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“They Don't Really Care About Us!” On Political Worldviews in Popular Music

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Abstract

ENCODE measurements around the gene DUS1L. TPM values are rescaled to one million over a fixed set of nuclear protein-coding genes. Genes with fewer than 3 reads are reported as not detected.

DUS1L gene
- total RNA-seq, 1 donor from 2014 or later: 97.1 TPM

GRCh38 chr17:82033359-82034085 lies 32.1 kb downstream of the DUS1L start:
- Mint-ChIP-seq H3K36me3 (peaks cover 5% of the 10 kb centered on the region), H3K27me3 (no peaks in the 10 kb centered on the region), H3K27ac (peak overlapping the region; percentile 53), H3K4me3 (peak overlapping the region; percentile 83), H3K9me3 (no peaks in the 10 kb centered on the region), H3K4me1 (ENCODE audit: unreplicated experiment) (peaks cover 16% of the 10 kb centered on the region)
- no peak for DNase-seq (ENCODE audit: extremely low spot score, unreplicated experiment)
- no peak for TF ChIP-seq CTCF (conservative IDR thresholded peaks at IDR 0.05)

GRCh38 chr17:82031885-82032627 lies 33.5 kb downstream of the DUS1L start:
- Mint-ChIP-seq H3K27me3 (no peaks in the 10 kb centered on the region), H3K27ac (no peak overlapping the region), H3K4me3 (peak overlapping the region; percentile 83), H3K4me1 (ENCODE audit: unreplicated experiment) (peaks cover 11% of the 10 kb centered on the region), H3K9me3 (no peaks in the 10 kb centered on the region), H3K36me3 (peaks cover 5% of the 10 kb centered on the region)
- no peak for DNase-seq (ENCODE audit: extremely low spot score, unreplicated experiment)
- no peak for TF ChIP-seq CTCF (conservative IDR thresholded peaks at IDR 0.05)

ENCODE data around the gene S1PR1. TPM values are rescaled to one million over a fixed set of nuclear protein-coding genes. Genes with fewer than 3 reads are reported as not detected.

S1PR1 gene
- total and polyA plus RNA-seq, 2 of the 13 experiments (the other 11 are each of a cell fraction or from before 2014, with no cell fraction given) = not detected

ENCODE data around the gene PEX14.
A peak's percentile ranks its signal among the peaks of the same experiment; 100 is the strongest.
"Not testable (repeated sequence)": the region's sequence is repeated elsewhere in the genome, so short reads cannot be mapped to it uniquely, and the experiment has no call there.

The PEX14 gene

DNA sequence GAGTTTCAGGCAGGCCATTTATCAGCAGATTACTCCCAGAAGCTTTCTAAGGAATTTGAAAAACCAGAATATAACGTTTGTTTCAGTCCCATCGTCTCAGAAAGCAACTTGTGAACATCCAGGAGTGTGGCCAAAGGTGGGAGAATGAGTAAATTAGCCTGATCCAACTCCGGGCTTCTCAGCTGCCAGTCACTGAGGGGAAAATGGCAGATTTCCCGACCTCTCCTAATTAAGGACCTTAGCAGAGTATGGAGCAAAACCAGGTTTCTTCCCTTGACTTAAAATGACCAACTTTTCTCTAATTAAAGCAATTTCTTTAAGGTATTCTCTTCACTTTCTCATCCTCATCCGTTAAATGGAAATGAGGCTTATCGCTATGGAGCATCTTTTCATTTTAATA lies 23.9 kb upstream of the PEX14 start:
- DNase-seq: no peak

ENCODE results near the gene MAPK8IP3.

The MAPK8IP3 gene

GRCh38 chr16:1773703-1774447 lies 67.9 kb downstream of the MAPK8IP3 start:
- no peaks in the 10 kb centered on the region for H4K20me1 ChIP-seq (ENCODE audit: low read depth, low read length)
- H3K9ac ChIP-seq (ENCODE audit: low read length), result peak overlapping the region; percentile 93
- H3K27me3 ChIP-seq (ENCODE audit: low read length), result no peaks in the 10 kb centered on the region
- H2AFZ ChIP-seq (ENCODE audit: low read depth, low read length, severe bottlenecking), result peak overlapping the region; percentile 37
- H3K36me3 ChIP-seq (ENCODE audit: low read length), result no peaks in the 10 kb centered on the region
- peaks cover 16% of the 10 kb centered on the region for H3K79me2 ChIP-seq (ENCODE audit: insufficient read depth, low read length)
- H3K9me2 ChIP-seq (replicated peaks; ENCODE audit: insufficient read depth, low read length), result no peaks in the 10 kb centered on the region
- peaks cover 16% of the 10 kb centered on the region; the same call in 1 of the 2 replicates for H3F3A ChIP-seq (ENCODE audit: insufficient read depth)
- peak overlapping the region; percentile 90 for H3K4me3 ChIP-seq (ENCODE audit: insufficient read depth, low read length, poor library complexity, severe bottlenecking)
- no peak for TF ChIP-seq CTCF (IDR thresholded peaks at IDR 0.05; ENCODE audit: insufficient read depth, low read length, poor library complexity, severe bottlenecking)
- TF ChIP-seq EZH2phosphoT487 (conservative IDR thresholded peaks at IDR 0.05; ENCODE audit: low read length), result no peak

Both political activism by pop musicians and the discussion of popular culture in international relations (IR) have been on the rise in recent years. A closer look at the political meaning of mainstream pop songs, however, is still missing. Therefore, we examine the political worldviews that become manifest in the lyrics of US and German top ten hits from 1960 to 2009. A remarkable feature of these worldviews is the rejection of political institutions and actors in a mood of alienation and disenchantment, along with a strong appeal to the responsibility of individuals to autonomously tackle societal deficiencies. This appeal is based on a pronounced trust in people's capacity to solve problems jointly and without any interference by institutionalized politics. In this context, the growing recognition of political activism by so-called celebrity diplomats may be linked to these worldviews. Reflections on normative implications of the political worldviews, in turn, raise delicate questions about legitimate agency and the way public affairs are organized.

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